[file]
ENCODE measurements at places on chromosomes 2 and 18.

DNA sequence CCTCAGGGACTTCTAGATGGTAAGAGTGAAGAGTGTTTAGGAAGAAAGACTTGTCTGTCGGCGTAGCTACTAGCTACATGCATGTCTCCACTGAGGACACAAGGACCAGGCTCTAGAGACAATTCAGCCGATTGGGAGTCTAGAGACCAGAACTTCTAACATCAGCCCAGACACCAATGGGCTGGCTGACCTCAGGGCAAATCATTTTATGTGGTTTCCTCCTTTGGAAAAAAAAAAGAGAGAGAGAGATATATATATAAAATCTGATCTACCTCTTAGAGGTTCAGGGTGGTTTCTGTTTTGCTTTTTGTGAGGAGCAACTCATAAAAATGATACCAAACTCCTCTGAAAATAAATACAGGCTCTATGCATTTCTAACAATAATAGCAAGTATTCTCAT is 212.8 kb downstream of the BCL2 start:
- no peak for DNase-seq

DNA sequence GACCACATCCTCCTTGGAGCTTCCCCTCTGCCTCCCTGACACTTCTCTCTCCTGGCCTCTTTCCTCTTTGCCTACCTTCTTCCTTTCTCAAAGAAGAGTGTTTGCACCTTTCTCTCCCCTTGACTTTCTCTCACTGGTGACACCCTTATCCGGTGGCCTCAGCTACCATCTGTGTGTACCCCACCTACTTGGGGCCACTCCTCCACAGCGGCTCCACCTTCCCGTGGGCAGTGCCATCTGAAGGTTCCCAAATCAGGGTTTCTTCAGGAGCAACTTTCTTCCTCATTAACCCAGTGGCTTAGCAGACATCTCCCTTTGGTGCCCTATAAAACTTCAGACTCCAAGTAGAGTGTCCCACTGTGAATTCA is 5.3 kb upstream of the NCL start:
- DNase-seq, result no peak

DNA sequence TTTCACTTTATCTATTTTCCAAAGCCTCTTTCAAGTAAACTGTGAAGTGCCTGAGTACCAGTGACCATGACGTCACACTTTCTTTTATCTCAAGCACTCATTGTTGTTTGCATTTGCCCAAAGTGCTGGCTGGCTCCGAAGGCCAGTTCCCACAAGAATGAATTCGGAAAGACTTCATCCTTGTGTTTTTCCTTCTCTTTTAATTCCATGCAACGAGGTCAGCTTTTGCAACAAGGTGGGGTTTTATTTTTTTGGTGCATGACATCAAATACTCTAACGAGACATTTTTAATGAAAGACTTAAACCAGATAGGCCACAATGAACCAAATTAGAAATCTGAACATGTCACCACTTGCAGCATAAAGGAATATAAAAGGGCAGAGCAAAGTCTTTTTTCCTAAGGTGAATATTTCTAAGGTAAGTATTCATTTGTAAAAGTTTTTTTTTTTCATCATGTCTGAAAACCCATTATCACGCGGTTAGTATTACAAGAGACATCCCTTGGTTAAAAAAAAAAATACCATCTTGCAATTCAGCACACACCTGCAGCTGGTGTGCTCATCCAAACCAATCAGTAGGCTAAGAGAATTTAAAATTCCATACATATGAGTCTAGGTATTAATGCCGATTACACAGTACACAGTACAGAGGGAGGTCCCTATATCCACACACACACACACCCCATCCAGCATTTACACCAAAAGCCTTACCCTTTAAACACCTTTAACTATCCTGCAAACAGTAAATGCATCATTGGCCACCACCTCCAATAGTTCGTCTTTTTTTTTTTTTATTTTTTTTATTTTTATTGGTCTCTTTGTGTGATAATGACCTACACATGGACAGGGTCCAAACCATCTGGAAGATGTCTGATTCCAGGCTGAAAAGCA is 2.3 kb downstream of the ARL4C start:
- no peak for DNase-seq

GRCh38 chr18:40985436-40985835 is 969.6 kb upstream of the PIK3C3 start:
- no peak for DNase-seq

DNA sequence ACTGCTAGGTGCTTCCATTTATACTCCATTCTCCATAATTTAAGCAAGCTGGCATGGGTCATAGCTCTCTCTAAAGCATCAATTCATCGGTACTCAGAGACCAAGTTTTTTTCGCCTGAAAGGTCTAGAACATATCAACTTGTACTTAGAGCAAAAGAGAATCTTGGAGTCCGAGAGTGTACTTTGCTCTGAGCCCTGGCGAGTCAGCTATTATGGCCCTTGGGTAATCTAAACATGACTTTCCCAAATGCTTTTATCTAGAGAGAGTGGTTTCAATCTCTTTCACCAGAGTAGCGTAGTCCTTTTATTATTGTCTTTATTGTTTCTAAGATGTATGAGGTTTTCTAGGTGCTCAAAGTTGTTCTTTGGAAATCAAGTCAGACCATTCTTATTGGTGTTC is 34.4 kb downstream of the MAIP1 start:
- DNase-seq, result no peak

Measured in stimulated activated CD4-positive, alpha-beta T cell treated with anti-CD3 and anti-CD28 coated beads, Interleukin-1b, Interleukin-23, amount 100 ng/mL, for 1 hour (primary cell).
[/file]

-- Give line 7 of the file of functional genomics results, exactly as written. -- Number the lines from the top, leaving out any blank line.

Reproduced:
- no peak for DNase-seq